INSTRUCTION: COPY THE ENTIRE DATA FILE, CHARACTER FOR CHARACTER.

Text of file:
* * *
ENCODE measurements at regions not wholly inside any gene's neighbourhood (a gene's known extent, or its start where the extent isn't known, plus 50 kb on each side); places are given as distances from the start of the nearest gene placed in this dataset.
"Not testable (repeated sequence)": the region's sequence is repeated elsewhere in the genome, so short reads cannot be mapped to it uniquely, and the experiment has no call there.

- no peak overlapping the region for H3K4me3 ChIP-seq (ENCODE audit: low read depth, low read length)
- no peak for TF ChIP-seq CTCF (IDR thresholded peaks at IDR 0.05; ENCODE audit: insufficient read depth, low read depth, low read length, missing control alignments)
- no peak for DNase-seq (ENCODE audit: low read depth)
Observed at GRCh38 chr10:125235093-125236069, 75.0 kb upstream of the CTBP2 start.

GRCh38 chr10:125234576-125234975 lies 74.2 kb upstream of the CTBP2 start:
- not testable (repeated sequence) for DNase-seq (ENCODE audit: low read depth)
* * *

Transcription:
ENCODE measurements at regions not wholly inside any gene's neighbourhood (a gene's known extent, or its start where the extent isn't known, plus 50 kb on each side); places are given as distances from the start of the nearest gene placed in this dataset.
"Not testable (repeated sequence)": the region's sequence is repeated elsewhere in the genome, so short reads cannot be mapped to it uniquely, and the experiment has no call there.

- no peak overlapping the region for H3K4me3 ChIP-seq (ENCODE audit: low read depth, low read length)
- no peak for TF ChIP-seq CTCF (IDR thresholded peaks at IDR 0.05; ENCODE audit: insufficient read depth, low read depth, low read length, missing control alignments)
- no peak for DNase-seq (ENCODE audit: low read depth)
Observed at GRCh38 chr10:125235093-125236069, 75.0 kb upstream of the CTBP2 start.

GRCh38 chr10:125234576-125234975 lies 74.2 kb upstream of the CTBP2 start:
- not testable (repeated sequence) for DNase-seq (ENCODE audit: low read depth)